Excerpts from Amazon's Look Inside 


Lousy resale value of electric cars means goodbye to the mainstream market

Solving the Electric Car Puzzle

For the e-car to be more than a plaything for the rich, it has to succeed in the mass market.

The Chevy Volt was crowned European Car of the Year for 2012 on March 5. But the celebration was muted by GM's decision—three days earlier—to halt the Volt production line due to a lack of consumer demand. Nissan's Leaf, which won the accolade in 2011, has also fared poorly in the market. Great cars, terrible sales—here is your e-car paradox.
The electric car has become a political litmus test. With billions of federal dollars spent to motivate further billions in private investment, the financial stakes are high, as are the environmental and energy-security implications. But in the tug of war between the caricatures of lefty liberal greens and righty conservative petroheads, love-it or hate-it are the only two options. Where does this leave the supportive, but objective, centrist?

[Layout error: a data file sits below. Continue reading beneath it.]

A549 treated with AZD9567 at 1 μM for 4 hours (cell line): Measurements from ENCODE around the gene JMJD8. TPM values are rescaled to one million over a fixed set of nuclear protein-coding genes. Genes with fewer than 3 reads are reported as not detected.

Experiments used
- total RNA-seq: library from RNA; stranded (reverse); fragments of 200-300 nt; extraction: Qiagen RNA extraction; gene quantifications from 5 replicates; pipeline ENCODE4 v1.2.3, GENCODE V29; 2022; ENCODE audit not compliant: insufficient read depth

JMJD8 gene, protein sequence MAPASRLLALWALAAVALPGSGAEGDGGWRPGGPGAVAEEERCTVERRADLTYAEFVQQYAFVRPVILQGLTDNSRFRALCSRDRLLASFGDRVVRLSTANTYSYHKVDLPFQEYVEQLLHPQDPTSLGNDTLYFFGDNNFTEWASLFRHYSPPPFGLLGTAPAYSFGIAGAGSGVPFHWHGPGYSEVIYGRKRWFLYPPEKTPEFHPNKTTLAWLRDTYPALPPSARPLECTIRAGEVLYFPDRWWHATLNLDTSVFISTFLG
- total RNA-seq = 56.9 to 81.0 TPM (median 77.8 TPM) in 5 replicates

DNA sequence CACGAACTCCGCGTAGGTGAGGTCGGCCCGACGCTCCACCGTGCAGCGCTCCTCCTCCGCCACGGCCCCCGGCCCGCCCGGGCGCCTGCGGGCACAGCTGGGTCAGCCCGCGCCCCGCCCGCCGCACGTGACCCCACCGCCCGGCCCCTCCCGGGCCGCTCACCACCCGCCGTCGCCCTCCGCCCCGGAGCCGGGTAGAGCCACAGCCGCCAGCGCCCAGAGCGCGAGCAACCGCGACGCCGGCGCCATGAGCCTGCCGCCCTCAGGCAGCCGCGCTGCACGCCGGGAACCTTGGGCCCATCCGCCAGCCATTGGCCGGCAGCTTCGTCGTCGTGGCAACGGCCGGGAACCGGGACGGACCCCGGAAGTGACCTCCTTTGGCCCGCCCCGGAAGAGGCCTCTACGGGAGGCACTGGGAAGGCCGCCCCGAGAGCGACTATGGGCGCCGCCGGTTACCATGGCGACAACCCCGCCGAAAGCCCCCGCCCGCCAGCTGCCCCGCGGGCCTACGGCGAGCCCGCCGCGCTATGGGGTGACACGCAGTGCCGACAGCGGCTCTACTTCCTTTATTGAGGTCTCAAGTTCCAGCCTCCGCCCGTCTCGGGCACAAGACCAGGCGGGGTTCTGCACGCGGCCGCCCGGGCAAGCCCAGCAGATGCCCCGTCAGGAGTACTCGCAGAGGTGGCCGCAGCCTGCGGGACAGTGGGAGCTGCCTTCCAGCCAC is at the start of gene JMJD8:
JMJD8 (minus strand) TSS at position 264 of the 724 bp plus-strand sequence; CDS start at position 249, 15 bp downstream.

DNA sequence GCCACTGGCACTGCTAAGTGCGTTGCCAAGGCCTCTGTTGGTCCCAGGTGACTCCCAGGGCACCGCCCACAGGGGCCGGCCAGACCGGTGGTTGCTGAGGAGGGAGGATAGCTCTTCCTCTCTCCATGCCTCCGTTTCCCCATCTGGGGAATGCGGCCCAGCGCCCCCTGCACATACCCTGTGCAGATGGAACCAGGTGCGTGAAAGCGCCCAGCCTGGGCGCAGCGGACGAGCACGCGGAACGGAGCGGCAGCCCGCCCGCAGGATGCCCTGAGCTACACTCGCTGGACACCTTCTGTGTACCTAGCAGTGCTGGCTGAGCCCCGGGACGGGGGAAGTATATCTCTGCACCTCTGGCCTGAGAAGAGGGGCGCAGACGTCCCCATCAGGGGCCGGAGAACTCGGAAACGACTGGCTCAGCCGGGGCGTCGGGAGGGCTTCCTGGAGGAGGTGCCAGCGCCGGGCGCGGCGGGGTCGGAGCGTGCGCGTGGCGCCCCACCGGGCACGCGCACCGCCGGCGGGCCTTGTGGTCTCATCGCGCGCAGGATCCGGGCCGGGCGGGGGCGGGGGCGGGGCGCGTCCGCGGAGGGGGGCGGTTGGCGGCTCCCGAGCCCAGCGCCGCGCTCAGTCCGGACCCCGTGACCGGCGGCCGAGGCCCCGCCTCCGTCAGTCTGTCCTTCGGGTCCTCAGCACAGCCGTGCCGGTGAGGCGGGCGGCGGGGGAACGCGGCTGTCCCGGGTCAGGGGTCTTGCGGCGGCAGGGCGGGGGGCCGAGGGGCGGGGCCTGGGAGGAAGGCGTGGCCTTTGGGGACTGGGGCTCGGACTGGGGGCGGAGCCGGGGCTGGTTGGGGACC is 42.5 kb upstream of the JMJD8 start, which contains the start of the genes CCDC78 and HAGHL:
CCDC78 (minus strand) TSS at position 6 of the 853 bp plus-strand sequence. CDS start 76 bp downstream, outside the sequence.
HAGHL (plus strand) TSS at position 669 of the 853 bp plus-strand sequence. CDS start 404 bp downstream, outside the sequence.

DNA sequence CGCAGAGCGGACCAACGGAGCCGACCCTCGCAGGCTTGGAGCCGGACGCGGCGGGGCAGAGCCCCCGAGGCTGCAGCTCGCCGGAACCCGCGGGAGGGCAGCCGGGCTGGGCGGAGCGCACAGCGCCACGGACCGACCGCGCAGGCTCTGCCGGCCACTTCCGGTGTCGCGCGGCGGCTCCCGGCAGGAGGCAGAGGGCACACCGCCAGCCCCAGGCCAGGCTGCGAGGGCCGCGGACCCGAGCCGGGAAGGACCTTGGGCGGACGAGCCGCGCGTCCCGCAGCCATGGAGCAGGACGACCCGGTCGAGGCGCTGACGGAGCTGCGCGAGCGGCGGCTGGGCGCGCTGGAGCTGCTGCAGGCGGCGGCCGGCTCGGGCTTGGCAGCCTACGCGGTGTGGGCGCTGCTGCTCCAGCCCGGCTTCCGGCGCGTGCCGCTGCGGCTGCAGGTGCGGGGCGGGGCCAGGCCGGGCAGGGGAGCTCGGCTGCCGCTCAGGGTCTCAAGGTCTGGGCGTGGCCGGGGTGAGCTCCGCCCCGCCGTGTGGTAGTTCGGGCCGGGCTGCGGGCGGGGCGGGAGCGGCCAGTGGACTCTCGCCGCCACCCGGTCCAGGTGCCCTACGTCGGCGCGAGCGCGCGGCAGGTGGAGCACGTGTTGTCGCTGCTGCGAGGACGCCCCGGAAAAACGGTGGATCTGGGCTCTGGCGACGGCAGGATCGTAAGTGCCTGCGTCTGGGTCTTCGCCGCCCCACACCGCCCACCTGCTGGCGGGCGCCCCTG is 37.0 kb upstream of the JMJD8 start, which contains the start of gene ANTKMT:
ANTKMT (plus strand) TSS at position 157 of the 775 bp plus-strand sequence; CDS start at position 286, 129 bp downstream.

Answer: dismayed with current efforts and desperate for broader solutions. For the electric car to be anything more than a plaything for rich environmentalists—and have any impact on energy security or the environment—it has to succeed in the mass market.
Getty Images
The Chevy Volt
Unfortunately, manufacturers are approaching the electric car as another new product when what they really need is a new business model. The problem is not the cars themselves (which are technology marvels), or even the availability of charging infrastructure (which is improving thanks to government largess). Unless two neglected factors—battery depreciation and power-grid management—are addressed, costly efforts at improving e-cars and charge spots will fail in the mass market.
First, while much attention has been paid to the appeal of electric cars to new buyers, an equally important question will be their appeal to used-car buyers. Here the major determinant is battery technology. Electric car batteries are extremely expensive—they can account for one-third of the cost of the vehicle—and offer limited driving range. A steady stream of expected advances means they will improve every year. This is good news, but only for those who haven't yet purchased an electric vehicle.